Despite a dedicated fan base, a thriving social media campaign, and a group of actors in love with their characters, Daredevil is probably never coming back. Disney and Netflix parted ways creatively, leaving Daredevil and a slew of other shows unfinished, and the new wave of TV on Disney+ makes any kind of return from the grave feel even more improbable. That's not to say Charlie Cox can't play Daredevil in the MCU, or that Marvel Studios can't incorporate all of those character into the ever-evolving franchise at some point, but the show that ran for three seasons on Netflix is now a relic from a bygone era of Marvel television.
Charlie Cox, who led the Netflix Marvel franchise as Daredevil, has made it clear that he'd love to continue playing the character, but he even he admits that a return after this long would have to be a "reimagining" of sorts. Cox recently appeared with Daredevil co-star Deborah Ann Woll at MCM London and, while talking about a potential return, shared a few details about what was still to-come in his Netflix series, had it been picked up for a fourth season.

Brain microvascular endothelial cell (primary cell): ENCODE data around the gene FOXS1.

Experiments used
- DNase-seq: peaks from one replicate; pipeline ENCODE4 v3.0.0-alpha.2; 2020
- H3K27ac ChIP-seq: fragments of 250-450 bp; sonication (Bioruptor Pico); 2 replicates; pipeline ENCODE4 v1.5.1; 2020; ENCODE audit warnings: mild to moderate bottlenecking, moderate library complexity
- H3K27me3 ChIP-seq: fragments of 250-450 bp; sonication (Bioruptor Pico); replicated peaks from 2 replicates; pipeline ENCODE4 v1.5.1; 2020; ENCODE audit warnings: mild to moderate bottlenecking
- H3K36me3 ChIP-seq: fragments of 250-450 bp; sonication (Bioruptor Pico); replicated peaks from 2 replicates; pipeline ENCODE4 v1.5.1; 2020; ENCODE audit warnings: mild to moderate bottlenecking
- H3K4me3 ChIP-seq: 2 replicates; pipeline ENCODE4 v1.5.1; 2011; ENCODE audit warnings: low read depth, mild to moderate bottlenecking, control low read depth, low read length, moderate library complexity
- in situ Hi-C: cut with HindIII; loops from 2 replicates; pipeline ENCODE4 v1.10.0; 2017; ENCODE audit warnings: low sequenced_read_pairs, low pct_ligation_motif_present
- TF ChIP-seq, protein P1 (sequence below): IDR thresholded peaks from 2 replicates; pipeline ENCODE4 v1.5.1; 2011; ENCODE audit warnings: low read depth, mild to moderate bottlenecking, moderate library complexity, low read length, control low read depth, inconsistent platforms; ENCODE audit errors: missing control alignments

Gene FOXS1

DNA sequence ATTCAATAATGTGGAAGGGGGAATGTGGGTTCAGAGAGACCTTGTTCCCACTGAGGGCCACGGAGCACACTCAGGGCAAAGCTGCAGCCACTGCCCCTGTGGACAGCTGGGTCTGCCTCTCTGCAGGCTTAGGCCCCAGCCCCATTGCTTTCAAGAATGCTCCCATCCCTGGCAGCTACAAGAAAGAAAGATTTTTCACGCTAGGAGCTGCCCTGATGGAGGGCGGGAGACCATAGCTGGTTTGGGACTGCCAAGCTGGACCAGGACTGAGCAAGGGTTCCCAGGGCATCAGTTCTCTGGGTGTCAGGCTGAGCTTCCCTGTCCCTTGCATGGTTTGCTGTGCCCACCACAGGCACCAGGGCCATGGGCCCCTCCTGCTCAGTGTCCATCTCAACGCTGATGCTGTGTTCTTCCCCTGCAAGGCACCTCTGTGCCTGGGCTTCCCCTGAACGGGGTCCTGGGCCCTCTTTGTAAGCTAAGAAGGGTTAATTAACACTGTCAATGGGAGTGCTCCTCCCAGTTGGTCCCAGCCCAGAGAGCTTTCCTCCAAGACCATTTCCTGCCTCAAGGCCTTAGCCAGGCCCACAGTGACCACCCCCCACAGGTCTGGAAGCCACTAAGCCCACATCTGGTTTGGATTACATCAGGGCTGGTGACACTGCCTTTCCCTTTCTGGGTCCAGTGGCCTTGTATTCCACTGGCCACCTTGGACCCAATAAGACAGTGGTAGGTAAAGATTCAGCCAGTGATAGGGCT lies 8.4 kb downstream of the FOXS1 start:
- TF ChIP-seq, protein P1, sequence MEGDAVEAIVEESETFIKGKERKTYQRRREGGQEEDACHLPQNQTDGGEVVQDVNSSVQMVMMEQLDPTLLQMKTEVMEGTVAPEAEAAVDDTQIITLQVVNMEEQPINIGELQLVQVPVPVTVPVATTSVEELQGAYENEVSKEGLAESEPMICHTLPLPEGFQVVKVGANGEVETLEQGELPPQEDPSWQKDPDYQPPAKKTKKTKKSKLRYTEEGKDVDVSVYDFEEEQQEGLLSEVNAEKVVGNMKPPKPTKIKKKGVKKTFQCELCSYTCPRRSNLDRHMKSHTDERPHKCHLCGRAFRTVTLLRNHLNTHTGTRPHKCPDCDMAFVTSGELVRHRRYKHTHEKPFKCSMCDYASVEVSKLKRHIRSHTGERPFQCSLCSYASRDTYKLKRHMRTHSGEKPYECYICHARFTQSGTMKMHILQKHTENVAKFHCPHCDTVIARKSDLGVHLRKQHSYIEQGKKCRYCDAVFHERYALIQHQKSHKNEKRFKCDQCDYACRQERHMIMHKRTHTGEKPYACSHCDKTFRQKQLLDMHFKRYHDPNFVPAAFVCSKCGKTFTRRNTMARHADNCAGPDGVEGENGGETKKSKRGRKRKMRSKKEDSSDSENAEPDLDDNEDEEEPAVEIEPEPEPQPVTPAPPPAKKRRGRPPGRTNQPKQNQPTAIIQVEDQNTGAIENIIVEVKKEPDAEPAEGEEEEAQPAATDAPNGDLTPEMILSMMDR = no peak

"A lot of time has passed. So, god knows if anything can happen for us in the future, I really don't know," Cox began. "Obviously, if something were to happen, that would be thrilling. But because so much time has passed, I'd imagine it would have to be a kind of reimagining. Assuming that they choose to use us, it would be an interesting scenario, because it would be a reimagining with the same foundation. I know there are so many great storylines to tell. We never really got into the Bullseye stuff. There is an unfinished history with Karen and Matt that we got to almost get to in Season 2."
Season 4 of Daredevil likely would've dealt with Bullseye in a much more direct way, after Season 3 essentially gave the longtime Matt Murdoch rival his own origin story. We may never get to see that play out, but Cox went on to say he's glad the series at least ended on a high note.
"There's a lot of loose ends we'd like to tie up. Having said that, I'm really proud of what we did, and we ended on a high," the actor said. "And I'd rather that than, just because there's a huge fan base, to run it into the ground. We made 60-plus hours, and at some point you start to run out of ideas, everyone does. And what you don't want to do is suddenly end up with a forced bad season that didn't really work."
Netflix's Daredevil may be gone for good, but we're all still holding out hope that Cox will find his way to the MCU. After all, Spider-Man: No Way Home is only a month away...